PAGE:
The method is simple. Put one layer of 3/4″ plywood on top of your base cabinets and secure it with screws from below, through the cabinet webs that are there for that purpose. Now put the second layer over that and screw it down from the top, into the first layer. Make any cutouts needed (for sinks, for example). Spread an adhesive made for both wood and metal. (Liquid Nails brand has one, but it is NOT the usual Liquid Nails product.) If you can’t readily find the right stuff, ask. Make sure it is a type you can spread with a notched trowel. You want an adhesive that dries solid but retains some flexibility. You may have to go to a specialty supplier. (Almost all stainless steel counters in homes are glued to plywood, so surely it is available in your area.) Whatever you use, do NOT get contact cement. You need to be able to adjust the metal after you lay it down.
Spread the adhesive with a notched trowel. Use the smallest notch recommended for the adhesive. If none is specifically recommended, use a small one so you’ll lay only a thin coat. Maybe a 3/16″ notch. When everything is evenly coated with the adhesive, its time …….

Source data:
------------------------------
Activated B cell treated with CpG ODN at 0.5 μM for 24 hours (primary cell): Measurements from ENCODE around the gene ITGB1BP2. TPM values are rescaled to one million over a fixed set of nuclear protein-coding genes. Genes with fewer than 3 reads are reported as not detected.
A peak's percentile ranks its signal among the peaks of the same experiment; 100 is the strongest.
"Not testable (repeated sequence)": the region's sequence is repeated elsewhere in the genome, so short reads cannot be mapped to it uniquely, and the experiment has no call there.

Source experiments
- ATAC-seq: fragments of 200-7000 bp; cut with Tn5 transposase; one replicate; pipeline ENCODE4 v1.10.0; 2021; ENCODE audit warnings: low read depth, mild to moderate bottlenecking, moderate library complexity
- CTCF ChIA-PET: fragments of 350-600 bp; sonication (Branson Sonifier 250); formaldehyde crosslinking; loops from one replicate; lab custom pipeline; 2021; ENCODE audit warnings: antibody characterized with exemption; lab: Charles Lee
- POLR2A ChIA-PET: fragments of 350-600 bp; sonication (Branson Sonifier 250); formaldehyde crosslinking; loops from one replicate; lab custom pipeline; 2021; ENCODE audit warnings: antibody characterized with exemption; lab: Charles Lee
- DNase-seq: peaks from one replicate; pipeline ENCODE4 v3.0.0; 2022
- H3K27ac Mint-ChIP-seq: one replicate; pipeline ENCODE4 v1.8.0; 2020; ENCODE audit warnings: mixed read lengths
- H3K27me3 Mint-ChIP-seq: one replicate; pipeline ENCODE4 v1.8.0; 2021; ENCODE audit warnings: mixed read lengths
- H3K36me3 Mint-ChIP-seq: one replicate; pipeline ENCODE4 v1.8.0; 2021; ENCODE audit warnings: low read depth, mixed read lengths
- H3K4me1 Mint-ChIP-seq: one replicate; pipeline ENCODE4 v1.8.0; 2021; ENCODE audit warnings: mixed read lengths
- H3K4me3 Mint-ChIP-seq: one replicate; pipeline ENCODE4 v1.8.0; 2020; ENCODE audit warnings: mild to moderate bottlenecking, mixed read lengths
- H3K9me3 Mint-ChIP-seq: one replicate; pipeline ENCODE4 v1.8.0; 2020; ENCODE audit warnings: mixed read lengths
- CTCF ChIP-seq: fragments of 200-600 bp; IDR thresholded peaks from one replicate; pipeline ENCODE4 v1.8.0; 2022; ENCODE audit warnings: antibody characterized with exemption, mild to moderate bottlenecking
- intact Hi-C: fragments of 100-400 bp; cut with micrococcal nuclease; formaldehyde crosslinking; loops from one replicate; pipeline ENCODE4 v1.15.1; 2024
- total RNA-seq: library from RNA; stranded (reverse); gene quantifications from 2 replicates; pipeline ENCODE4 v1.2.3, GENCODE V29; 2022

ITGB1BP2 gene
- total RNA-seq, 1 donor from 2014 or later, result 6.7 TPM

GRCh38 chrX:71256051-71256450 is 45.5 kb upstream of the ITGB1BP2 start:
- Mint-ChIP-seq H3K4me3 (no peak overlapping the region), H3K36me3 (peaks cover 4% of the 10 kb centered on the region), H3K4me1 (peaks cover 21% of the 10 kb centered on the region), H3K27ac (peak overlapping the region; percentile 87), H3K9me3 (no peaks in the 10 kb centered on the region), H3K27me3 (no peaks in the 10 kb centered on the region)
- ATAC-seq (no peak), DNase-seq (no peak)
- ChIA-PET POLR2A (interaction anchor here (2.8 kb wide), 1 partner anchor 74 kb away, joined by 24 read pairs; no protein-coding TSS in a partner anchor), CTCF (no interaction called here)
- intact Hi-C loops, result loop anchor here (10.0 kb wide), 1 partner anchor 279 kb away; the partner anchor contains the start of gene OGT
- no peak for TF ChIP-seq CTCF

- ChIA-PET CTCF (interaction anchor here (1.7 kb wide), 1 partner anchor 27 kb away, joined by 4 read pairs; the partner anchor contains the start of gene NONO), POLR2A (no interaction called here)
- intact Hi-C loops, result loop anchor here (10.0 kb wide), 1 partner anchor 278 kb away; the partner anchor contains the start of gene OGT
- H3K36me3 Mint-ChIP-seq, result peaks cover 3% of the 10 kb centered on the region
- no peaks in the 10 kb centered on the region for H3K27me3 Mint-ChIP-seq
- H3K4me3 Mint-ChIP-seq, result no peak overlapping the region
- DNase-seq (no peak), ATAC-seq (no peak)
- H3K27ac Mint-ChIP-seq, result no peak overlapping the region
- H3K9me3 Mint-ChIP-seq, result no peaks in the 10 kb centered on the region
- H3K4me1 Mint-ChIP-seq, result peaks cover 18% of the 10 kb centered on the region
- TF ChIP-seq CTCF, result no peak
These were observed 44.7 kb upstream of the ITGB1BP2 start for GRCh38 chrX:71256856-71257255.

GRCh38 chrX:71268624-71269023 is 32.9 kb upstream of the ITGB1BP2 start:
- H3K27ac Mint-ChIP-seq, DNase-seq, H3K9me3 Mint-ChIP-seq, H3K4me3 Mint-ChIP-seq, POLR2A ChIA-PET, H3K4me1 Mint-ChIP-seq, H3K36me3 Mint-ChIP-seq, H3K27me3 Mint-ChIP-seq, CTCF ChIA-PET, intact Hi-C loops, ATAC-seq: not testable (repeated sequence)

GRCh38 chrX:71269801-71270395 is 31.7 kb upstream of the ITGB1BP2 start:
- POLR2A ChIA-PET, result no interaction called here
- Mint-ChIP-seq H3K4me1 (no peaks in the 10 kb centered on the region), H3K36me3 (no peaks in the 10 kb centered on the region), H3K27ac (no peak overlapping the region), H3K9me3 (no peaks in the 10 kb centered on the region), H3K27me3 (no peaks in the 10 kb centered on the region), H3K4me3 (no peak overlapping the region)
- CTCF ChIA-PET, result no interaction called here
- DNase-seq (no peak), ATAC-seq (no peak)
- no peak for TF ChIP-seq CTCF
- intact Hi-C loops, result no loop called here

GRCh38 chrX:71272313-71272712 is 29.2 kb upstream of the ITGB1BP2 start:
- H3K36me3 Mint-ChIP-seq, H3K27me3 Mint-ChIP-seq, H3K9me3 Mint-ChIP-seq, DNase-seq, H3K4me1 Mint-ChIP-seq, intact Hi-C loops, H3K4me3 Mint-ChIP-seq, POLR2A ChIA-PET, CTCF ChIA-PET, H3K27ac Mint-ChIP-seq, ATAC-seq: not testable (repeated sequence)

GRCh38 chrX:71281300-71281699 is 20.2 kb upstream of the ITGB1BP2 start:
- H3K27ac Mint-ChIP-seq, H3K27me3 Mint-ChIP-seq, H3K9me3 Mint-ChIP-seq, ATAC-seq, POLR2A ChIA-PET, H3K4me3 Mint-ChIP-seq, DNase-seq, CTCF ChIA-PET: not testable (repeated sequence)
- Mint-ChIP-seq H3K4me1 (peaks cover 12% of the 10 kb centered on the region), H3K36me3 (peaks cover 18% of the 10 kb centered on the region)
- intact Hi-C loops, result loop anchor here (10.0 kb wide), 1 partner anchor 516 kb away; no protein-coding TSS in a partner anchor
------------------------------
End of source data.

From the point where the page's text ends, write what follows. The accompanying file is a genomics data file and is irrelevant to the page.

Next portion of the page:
Lay the sheet of stainless on the adhesive. Push the metal so it butts against the wall. If there are gaps, don’t worry; the tile will cover it later. Critical is to get the tile lined up with the front edge of the counter. When it is where you want it, it needs to be pressed firmly to make good contact with the adhesive. Use an industrial roller. Lacking that, a wooden rolling pin will also do the trick. A small roller may be needed to get into the wall.
Now let it dry per the adhesive manufacturer’s directions.
Now the hardest part ….. you have to make the cutout for the sink to match the cutout in the plywood you already made. I say its hard, but really, it isn’t. Allow the adhesive to dry fully. Use an electric jigsaw with a metal cutting blade. Be sure to put some tape or even glue some felt to the shoe so the saw doesn’t scratch the metal. Maybe even better is to put a bunch of that blue painters tape on the counter along the cut line. Lay several widths so you cover any area that could possibly come in contact with the saw. The saw’s base (shoe) **will** scratch the counter. You could use the tape to mark the cut line, too. File or grind the cut edge to remove any burrs or sharp areas.